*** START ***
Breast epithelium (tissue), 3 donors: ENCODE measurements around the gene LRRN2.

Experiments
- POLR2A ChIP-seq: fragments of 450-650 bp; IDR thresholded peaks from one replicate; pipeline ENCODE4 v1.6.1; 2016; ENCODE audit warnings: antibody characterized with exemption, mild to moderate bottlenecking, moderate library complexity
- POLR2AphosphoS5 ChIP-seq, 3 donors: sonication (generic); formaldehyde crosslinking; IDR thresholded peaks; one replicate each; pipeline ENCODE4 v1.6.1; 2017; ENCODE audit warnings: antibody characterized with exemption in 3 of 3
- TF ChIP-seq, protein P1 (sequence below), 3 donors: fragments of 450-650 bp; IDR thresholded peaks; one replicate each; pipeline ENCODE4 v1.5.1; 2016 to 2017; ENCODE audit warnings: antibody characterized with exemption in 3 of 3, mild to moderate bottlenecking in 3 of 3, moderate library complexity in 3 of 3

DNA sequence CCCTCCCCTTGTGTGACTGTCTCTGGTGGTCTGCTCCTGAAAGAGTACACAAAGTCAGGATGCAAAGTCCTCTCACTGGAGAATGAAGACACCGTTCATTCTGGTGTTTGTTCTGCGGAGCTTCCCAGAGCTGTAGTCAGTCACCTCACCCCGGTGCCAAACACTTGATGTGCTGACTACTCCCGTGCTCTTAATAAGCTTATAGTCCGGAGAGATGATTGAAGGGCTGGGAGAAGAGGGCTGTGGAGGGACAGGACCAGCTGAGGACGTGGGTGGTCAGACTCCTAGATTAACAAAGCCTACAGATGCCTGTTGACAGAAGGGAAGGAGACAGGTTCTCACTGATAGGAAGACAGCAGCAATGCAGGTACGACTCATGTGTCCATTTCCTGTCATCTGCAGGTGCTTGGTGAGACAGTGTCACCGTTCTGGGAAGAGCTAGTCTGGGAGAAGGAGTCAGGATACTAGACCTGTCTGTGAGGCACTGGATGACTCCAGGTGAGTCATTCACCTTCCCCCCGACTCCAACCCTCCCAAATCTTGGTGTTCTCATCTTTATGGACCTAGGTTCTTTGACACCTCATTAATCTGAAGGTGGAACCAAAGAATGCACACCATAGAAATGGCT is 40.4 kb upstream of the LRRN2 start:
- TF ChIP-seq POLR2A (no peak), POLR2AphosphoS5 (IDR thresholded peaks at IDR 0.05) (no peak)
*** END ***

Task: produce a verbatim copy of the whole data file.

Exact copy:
Breast epithelium (tissue), 3 donors: ENCODE measurements around the gene LRRN2.

Experiments
- POLR2A ChIP-seq: fragments of 450-650 bp; IDR thresholded peaks from one replicate; pipeline ENCODE4 v1.6.1; 2016; ENCODE audit warnings: antibody characterized with exemption, mild to moderate bottlenecking, moderate library complexity
- POLR2AphosphoS5 ChIP-seq, 3 donors: sonication (generic); formaldehyde crosslinking; IDR thresholded peaks; one replicate each; pipeline ENCODE4 v1.6.1; 2017; ENCODE audit warnings: antibody characterized with exemption in 3 of 3
- TF ChIP-seq, protein P1 (sequence below), 3 donors: fragments of 450-650 bp; IDR thresholded peaks; one replicate each; pipeline ENCODE4 v1.5.1; 2016 to 2017; ENCODE audit warnings: antibody characterized with exemption in 3 of 3, mild to moderate bottlenecking in 3 of 3, moderate library complexity in 3 of 3

DNA sequence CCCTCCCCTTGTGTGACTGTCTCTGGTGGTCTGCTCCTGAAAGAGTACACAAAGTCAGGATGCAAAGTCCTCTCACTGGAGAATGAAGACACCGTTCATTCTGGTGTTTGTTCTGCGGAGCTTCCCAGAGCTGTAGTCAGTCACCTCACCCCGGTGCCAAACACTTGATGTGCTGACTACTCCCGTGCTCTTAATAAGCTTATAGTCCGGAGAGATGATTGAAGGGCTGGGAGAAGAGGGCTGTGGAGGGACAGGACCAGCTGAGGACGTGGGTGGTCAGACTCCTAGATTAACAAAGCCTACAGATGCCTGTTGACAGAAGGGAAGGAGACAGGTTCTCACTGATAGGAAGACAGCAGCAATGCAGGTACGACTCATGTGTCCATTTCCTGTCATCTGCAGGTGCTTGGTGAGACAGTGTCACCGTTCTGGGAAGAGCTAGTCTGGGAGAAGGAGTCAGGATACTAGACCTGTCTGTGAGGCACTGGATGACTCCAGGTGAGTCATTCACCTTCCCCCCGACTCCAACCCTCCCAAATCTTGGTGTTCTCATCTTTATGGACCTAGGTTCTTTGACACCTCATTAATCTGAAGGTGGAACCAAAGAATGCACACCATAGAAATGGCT is 40.4 kb upstream of the LRRN2 start:
- TF ChIP-seq POLR2A (no peak), POLR2AphosphoS5 (IDR thresholded peaks at IDR 0.05) (no peak)